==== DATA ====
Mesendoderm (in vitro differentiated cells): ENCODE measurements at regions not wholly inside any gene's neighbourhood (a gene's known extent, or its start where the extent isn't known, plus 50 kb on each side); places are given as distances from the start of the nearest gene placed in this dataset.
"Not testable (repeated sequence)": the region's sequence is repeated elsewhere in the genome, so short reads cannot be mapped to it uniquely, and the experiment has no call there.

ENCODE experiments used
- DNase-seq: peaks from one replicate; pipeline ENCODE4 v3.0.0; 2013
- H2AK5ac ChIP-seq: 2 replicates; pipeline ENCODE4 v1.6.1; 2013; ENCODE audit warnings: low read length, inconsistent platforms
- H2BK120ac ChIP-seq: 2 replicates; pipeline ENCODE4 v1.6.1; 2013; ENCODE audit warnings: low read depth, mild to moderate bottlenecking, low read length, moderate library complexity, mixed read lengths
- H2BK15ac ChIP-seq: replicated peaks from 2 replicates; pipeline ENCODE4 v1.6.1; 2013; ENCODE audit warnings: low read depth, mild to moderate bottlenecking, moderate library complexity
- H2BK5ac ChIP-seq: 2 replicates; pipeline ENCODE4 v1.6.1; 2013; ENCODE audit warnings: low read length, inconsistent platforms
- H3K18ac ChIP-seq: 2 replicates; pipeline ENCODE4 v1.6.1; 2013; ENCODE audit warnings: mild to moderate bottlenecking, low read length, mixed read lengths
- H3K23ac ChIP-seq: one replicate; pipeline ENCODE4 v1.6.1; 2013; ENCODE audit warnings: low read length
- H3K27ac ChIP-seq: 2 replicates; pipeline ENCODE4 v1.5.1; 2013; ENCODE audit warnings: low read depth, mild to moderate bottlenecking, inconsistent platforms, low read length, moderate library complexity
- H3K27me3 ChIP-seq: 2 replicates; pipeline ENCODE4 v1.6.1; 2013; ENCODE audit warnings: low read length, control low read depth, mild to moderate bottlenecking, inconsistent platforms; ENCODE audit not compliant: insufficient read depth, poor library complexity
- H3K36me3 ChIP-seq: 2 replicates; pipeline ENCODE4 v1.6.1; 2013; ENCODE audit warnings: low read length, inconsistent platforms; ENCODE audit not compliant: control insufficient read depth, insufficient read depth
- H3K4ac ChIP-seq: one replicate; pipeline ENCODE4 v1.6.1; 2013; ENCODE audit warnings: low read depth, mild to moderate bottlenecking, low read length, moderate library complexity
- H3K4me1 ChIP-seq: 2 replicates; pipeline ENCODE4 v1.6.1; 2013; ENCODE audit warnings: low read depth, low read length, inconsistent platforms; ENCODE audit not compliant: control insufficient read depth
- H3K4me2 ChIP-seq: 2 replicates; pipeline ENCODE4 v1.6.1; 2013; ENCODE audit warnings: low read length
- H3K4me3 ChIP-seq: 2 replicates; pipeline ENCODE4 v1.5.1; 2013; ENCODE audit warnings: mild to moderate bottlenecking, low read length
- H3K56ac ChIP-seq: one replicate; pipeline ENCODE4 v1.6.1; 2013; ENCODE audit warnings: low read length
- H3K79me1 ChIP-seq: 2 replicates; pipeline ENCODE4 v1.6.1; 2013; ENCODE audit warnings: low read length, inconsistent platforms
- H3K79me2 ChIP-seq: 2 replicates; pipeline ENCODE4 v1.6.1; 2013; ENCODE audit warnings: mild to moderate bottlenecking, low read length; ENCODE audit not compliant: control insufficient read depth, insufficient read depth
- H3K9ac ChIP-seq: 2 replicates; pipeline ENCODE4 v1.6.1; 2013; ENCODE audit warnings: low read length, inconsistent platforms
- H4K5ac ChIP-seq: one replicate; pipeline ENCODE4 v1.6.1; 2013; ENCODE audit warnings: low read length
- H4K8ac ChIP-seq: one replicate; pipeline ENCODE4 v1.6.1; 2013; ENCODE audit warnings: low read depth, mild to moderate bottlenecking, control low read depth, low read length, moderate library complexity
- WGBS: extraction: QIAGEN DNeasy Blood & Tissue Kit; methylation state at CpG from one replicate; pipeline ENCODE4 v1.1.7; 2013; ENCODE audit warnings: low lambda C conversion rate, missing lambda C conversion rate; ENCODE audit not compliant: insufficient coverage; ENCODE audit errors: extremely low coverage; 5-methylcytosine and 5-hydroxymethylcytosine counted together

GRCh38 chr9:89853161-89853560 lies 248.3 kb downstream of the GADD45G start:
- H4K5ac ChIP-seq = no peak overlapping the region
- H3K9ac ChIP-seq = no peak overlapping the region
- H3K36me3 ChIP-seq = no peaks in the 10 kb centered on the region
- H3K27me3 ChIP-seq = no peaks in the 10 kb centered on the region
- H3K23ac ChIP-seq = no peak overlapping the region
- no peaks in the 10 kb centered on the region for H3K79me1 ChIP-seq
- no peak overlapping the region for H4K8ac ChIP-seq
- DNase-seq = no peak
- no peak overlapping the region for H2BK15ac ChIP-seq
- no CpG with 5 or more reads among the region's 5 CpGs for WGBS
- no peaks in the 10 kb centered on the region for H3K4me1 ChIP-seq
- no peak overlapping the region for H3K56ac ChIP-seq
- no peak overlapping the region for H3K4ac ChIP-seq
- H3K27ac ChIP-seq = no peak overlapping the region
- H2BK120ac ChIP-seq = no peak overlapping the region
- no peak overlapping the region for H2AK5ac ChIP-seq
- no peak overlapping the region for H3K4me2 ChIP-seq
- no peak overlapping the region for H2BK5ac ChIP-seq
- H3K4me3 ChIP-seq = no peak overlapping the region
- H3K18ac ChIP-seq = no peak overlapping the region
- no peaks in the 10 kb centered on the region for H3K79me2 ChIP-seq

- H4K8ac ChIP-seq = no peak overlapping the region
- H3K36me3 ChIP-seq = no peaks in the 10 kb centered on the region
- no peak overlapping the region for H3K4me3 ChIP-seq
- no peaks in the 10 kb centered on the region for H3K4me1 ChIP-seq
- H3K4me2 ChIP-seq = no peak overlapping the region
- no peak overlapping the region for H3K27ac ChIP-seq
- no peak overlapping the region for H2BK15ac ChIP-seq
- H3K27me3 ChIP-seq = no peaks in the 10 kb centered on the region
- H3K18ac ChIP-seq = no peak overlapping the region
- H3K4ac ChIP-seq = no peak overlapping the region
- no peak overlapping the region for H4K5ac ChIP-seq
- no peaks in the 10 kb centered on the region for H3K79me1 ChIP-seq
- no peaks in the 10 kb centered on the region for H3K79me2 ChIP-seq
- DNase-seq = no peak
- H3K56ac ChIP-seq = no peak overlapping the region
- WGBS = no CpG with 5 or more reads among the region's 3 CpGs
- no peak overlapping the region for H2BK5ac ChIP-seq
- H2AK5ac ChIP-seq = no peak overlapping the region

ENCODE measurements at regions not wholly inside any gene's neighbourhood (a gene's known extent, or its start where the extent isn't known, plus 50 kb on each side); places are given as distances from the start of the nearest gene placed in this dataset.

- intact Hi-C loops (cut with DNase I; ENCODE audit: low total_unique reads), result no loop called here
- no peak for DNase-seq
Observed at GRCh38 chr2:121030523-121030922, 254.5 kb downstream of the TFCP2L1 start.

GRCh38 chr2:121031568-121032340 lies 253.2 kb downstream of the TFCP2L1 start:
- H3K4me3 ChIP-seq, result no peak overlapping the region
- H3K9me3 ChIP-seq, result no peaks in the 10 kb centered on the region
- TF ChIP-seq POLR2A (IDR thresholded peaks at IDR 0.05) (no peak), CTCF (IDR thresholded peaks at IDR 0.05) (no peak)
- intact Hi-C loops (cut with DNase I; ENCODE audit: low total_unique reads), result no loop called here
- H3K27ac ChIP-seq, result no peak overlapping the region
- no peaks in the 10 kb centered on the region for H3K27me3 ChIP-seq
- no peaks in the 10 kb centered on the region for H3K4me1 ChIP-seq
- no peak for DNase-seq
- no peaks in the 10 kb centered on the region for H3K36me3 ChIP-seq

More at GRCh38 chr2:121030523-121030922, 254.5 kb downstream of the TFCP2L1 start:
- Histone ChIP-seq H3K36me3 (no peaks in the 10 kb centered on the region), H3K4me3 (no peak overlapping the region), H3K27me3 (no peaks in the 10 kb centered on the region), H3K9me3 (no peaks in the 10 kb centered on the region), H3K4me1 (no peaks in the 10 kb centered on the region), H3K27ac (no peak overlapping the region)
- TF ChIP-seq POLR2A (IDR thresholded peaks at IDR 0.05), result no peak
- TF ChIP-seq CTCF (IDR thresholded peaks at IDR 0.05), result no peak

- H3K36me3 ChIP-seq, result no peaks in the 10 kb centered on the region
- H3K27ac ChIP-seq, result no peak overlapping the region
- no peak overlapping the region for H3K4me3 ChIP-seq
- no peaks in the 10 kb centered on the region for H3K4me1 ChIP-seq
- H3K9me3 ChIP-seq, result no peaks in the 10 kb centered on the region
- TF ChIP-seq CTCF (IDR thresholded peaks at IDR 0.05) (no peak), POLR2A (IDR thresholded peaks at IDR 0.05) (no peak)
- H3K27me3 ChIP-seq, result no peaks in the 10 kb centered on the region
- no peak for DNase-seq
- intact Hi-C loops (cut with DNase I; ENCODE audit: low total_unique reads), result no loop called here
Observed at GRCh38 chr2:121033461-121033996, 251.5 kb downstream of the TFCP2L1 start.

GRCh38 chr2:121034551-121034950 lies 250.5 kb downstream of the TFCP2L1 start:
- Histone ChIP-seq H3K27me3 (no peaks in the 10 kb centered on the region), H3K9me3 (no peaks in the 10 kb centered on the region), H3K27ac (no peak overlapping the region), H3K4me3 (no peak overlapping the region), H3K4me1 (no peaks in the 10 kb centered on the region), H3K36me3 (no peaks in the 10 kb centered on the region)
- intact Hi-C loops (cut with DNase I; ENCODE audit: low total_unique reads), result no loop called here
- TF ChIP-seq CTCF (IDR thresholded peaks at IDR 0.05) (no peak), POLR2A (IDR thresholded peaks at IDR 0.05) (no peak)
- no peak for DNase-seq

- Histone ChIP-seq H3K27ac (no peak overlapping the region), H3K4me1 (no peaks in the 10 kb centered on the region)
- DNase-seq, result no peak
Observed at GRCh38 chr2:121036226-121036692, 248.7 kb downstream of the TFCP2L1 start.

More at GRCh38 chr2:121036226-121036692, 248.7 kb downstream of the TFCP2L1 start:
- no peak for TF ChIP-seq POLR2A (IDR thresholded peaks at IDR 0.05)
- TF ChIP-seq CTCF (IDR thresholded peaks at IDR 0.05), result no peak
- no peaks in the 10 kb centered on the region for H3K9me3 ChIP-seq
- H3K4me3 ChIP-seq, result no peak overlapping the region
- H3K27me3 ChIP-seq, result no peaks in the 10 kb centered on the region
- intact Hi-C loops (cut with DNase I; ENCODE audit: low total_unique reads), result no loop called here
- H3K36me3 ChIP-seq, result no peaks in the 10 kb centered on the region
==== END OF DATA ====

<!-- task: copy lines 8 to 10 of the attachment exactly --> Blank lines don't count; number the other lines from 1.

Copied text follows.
- H2BK5ac ChIP-seq: 2 replicates; pipeline ENCODE4 v1.6.1; 2013; ENCODE audit warnings: low read length, inconsistent platforms
- H3K18ac ChIP-seq: 2 replicates; pipeline ENCODE4 v1.6.1; 2013; ENCODE audit warnings: mild to moderate bottlenecking, low read length, mixed read lengths
- H3K23ac ChIP-seq: one replicate; pipeline ENCODE4 v1.6.1; 2013; ENCODE audit warnings: low read length